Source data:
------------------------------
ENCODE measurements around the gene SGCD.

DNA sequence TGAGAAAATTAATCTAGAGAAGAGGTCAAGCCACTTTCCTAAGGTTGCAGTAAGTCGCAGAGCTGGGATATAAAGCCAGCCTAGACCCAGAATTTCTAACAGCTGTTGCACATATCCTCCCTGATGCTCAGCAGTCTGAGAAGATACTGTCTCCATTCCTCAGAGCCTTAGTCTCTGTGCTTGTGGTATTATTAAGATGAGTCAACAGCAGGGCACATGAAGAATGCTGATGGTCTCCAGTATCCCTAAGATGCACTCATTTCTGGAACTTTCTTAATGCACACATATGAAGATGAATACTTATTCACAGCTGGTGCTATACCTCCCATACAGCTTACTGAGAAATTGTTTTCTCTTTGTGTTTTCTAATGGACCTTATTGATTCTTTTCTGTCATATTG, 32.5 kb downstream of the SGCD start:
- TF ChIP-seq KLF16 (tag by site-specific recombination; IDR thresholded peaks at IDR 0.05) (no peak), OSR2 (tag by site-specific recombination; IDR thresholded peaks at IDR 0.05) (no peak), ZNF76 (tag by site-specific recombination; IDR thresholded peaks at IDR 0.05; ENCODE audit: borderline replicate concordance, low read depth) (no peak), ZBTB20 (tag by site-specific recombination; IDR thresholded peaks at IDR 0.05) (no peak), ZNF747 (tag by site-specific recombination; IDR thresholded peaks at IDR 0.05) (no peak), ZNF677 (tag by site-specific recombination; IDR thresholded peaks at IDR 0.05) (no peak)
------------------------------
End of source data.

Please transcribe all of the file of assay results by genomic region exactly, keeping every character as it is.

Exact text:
ENCODE measurements around the gene SGCD.

DNA sequence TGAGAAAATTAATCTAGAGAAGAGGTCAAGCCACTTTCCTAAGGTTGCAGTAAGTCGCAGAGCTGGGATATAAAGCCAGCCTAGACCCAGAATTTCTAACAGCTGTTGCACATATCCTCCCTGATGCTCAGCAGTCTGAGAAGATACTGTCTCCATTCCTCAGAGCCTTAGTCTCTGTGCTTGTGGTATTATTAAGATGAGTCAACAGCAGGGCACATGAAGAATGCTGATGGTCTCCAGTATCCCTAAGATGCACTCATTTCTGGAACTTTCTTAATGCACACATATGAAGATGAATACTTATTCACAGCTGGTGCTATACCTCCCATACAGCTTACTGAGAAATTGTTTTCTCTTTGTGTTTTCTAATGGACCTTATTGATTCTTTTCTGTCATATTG, 32.5 kb downstream of the SGCD start:
- TF ChIP-seq KLF16 (tag by site-specific recombination; IDR thresholded peaks at IDR 0.05) (no peak), OSR2 (tag by site-specific recombination; IDR thresholded peaks at IDR 0.05) (no peak), ZNF76 (tag by site-specific recombination; IDR thresholded peaks at IDR 0.05; ENCODE audit: borderline replicate concordance, low read depth) (no peak), ZBTB20 (tag by site-specific recombination; IDR thresholded peaks at IDR 0.05) (no peak), ZNF747 (tag by site-specific recombination; IDR thresholded peaks at IDR 0.05) (no peak), ZNF677 (tag by site-specific recombination; IDR thresholded peaks at IDR 0.05) (no peak)